Five: Inspiring Places (U.S. Edition)

Setting is such an important part of a story to me. A lot of times, I build whole stories from the inspiration of a setting. I think I’ve probably written entire fictional worlds based on mental or real pictures of a single place. Here are some of my favorites.

1. New Orleans


Mid- and southern Louisiana, too, but New Orleans mostly. I don’t know if it’s all the unsettling history in the still air and rising water, I don’t know if it’s the French influence, I don’t know if it’s the mélange of culture and beliefs, all I know is that for about two years in college, I didn’t write anything that wasn’t set in New Orleans or surrounding it, and most of what I read was set there, too.

2. Washington State


When I found out Twilight was set in Washington, it made perfect sense to me. Better with You (oh man that one needs an edit bad) is set in Washington, too. It’s beautiful and cool and relaxed, and the geography lends itself well to adventure. Plus, there’s an abundance of my favorite kind of house, giving my heroines cute, cozy places to live and make their lives.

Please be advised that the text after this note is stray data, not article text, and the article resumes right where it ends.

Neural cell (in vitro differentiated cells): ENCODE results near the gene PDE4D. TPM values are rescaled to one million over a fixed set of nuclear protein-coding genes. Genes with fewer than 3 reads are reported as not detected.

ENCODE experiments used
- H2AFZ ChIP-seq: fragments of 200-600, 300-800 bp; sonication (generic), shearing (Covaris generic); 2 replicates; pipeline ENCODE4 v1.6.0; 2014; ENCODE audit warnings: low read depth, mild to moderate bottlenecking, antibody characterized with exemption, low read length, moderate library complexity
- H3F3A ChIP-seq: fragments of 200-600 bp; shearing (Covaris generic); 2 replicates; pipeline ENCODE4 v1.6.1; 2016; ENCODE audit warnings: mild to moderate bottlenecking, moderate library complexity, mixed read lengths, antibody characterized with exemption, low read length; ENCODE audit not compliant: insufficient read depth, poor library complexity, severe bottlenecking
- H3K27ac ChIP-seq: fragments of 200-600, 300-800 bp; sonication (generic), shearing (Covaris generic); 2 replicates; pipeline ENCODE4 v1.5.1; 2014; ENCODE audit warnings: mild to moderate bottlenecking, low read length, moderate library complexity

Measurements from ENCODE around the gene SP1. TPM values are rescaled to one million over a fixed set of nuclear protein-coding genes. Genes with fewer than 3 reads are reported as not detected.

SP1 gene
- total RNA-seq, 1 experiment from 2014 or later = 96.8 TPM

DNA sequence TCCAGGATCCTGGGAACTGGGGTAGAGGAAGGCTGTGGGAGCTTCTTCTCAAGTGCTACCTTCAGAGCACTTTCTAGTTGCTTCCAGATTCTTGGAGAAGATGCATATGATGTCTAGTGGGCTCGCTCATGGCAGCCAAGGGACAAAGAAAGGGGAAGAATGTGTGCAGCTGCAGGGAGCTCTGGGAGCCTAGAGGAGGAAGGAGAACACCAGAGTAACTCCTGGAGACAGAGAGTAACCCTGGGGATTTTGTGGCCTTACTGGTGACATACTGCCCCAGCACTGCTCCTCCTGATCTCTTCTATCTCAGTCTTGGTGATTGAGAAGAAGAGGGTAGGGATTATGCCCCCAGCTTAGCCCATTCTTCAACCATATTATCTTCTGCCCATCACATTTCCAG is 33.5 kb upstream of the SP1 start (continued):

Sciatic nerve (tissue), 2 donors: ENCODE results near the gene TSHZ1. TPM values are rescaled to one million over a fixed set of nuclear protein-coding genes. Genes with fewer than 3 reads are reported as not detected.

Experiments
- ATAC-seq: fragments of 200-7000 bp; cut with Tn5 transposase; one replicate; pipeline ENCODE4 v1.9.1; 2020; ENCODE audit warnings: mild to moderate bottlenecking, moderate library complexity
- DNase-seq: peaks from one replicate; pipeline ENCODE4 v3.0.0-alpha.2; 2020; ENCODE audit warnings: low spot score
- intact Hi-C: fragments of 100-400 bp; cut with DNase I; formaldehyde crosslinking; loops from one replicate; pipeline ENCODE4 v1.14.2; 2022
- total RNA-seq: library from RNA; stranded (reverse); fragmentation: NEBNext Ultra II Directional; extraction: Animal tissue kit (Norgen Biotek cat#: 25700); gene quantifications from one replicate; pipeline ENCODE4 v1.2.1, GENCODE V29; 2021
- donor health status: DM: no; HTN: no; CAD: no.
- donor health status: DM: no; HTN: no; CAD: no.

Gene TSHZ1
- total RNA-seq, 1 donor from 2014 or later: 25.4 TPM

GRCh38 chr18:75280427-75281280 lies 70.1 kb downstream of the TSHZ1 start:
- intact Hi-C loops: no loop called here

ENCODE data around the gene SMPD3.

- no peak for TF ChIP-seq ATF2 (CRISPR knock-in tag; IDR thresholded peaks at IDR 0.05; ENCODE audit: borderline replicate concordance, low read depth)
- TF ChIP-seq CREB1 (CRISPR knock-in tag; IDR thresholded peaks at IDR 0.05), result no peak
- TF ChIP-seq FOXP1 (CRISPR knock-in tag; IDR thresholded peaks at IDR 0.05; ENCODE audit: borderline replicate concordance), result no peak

3. Isolated stretches of New England coastline


I’ve thoroughly enjoyed New England every time I’ve been. One of the drafted novellas I have is getting a change of setting, and it was finding out about the lighthouses that finally flicked on the light in the dark room of my mind called How To Fix This Vexing Story.

4. Desert


Hot and dry and, at first glance, dead, the desert is a good place to keep secrets and to find history and to get lost. It’s a good place to put characters to see what happens.

5. Big Sky Country


There’s something really liberating about wide-open spaces, and Montana has them in abundance. It’s so expansive. It’s ready for small stories with a big backdrop, for cowboys and cowgirls and people looking to pretend, for isolation and character exploration.

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